Filling gaps in modern civic life


NGOs: Nonprofit groups have emerged in force throughout the world to take on causes neglected by government and business.

February 27, 2000|By Jay Hancock | Jay Hancock,SUN NATIONAL STAFF

WASHINGTON -- This month's policy summit on youth in the Balkans was a thoroughly modern political powwow.

The site, Helsinki, Finland, was far from the Balkans. Most of the 45 delegates didn't work for Balkan governments. Many didn't work for any governments. Instead, they took orders from Chicago, Geneva and Baltimore, from private committees responsible to nobody.

It's politics, 21st-century style, where borders fade, civic interests spread, and government authority makes room for something new.

The Balkans meeting was organized by the International Youth Foundation, based on South Street in downtown Baltimore. Run by a polyglot, 10-person board, IYF works in 20 nations to improve education, health and economic prospects for young people, often cooperating with local governments but deriving its authority and power from somewhere else entirely.

IYF is one of perhaps millions of nonprofit organizations seeking to leave their marks on neighborhoods, solar systems and jurisdictions in between.

NGOs, they're called. Nongovernmental organizations. Their recent ascendancy, infamously marked by the disruption of the World Trade Organization meeting in Seattle last year, "may be as significant to the late 20th century as the rise of the nation-state" in an earlier time, said Lester M. Salamon, director for the Johns Hopkins Center for Civil Society Studies in Baltimore.

In a recent study of 22 countries, Salamon and colleagues found that nonprofit organizations spent $1.1 trillion in 1995, enough to make up the world's eighth-biggest economy, after Italy.

But NGOs are more than a source of jobs. Political scientists see them occupying the civic no-man's land -- a sort of power gap -- between the modern state and for-profit businesses.

Their thinking goes like this: Although the world is more connected than ever, governments are stuck minding the interests of constituencies within their borders. And even there, governments have retracted, cutting social programs and other services.

Corporations, for their part, have embraced globalism, but only the part yielding profit.

Left over are tiny niches and huge swaths of what many people see as unmet needs: homeless people in America; poor schools; global warming; Third World sweatshops; slow international dissemination of scholarly research.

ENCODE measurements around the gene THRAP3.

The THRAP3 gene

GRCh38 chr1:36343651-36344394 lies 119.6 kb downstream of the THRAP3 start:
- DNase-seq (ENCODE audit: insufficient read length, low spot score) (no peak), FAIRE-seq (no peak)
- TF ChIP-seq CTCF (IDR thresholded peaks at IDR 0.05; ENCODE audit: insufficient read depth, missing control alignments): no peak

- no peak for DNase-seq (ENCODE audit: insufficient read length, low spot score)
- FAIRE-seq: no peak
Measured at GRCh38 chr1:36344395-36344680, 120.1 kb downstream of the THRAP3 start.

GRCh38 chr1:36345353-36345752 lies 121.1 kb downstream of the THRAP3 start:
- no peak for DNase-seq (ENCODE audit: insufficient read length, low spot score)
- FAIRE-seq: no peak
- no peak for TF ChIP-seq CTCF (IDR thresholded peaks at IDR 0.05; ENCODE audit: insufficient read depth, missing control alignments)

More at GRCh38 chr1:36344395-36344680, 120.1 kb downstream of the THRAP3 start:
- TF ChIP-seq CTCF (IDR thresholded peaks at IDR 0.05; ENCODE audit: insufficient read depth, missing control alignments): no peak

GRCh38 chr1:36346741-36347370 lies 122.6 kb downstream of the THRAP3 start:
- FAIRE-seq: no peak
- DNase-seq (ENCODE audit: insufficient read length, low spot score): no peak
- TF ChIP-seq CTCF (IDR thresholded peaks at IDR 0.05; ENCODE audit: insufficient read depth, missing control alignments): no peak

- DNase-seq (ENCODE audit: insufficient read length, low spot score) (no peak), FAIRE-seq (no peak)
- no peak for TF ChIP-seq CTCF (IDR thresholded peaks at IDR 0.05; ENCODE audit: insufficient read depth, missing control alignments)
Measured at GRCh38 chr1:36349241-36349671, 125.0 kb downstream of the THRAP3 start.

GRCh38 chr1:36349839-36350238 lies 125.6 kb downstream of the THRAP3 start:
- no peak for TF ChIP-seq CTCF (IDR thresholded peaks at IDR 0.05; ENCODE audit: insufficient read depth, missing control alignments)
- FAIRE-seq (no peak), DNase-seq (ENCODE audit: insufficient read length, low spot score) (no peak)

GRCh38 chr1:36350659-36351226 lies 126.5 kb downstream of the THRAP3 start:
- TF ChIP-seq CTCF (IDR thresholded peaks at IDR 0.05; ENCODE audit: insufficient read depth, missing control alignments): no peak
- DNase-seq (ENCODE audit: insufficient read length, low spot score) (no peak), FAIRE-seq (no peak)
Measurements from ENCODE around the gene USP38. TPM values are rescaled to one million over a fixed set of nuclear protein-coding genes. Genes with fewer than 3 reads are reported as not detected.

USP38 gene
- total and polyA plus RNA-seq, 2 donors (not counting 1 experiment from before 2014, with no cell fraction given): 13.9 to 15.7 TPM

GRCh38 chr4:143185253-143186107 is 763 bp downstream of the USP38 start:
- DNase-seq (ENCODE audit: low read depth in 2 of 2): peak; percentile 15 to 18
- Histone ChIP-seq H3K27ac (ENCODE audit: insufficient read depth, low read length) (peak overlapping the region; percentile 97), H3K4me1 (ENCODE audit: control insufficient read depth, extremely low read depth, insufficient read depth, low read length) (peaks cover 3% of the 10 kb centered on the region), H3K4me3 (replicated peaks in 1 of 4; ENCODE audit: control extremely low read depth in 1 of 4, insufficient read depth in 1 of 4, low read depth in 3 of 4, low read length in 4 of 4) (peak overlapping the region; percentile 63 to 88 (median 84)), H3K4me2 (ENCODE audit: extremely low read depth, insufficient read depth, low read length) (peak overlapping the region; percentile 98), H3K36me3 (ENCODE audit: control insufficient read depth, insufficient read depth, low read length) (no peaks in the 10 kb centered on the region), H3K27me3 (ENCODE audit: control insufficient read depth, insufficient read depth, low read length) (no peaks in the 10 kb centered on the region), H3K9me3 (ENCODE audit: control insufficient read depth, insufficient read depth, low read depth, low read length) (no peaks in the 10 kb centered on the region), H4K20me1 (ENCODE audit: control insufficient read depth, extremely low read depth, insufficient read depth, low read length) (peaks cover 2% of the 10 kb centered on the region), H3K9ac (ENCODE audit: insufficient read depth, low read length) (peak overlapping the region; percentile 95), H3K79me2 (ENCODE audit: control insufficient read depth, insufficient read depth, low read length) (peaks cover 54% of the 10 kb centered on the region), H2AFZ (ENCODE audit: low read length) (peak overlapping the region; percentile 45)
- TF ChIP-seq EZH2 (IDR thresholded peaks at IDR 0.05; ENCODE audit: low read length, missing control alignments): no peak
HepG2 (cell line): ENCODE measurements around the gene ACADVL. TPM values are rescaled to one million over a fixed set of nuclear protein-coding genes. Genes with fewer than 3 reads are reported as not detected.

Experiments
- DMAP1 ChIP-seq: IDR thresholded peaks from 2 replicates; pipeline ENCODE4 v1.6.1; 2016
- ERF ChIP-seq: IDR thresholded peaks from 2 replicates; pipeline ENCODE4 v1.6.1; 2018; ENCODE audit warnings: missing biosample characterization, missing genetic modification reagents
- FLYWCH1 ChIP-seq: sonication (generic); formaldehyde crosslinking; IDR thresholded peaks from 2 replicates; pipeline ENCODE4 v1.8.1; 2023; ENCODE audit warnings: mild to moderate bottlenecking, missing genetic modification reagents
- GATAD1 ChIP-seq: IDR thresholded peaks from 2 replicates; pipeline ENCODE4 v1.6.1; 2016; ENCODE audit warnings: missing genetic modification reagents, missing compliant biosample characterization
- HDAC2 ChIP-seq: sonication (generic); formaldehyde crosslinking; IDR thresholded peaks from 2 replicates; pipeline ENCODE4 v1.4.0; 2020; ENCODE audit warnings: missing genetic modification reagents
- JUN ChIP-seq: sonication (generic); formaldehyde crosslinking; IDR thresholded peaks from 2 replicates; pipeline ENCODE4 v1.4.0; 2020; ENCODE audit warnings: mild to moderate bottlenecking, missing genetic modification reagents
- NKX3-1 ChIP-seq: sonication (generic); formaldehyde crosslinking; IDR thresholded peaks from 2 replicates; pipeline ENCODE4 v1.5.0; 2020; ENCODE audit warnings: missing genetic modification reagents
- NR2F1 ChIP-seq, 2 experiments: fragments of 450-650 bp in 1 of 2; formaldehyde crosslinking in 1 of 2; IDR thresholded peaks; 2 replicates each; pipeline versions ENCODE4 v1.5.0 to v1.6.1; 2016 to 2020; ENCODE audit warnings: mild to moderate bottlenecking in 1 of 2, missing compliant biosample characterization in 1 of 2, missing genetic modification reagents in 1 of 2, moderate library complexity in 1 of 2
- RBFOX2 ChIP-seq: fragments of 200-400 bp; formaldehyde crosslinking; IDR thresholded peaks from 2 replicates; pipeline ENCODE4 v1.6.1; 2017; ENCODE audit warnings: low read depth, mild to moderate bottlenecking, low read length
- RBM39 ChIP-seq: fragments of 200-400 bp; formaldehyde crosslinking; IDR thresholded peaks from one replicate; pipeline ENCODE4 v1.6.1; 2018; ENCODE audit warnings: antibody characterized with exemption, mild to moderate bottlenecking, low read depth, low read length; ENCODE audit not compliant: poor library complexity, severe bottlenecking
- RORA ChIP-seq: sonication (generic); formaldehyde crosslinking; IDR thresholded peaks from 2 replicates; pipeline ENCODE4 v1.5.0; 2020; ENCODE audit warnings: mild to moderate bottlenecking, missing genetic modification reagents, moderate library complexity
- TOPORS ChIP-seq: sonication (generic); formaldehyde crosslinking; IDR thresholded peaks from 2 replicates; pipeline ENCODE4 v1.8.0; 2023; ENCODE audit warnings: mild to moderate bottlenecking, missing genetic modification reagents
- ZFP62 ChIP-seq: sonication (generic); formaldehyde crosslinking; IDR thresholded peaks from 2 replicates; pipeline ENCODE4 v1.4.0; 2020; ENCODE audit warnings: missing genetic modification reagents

"No single sector or government has enough money or enough wisdom to solve these very complicated, intractable problems alone," said Rick Little, IYF's president. "We need each other."

The WTO meeting in Seattle was a landmark for NGOs and world politics in general, many analysts believe. Hundreds of NGOs from dozens of countries challenged the power of nations and corporations -- and won.

Protesting against unfettered global commerce, groups from the Friends of the Earth to the Teamsters to the Kenyan Consumers Information Network mobbed Seattle and torpedoed the launch of a new round of trade negotiations.

But NGOs have scored other international victories in recent years, successfully promoting a treaty to ban land mines and scuttling an investment accord that would have lowered barriers to global capital flows.

The land mine pact, which the United States has not signed, was ratified by more than 130 nations after a global grass-roots network pressed for it. Jody Williams of the International Campaign to Ban Landmines won the Nobel Peace Prize, as did another NGO, Doctors Without Borders, which dispenses medicine amid wars, disasters and other places where government is scarce.

Baltimore's IYF acts as a sort of clearinghouse for youth-oriented NGOs everywhere, evaluating programs, directing resources, promoting communication. It fights illiteracy in Paraguay, drug abuse in Slovakia and dropping out of school in China.

While NGOs' prominence and reach are new, NGOs are not.

"Of course, they're more active now. They're more powerful now," said Steve Charnovitz, a Washington trade attorney who has studied NGOs. "But this idea that this is something new is just wrong."

Neighborhood associations, professional societies and service organizations such as the Rotary Club have been around for many decades.

Early international NGOs included the Red Cross and the Salvation Army. A century ago, NGOs helped fashion the first round of globalism, setting international measurement standards and time zones, said John Boli, associate professor of sociology at Emory University in Atlanta, Ga.

But NGOs didn't blossom and start to affect national and international policy until the 1960s or so.

The Yearbook of International Organizations lists about 26,000 trans-border NGOs around the world, up from 6,000 in 1990. Within national borders, the number of groups might exceed 2 million, experts said. The small former Soviet state of Kazakstan, for example, has nearly 700 NGOs, according to the U.S. Agency for International Development.

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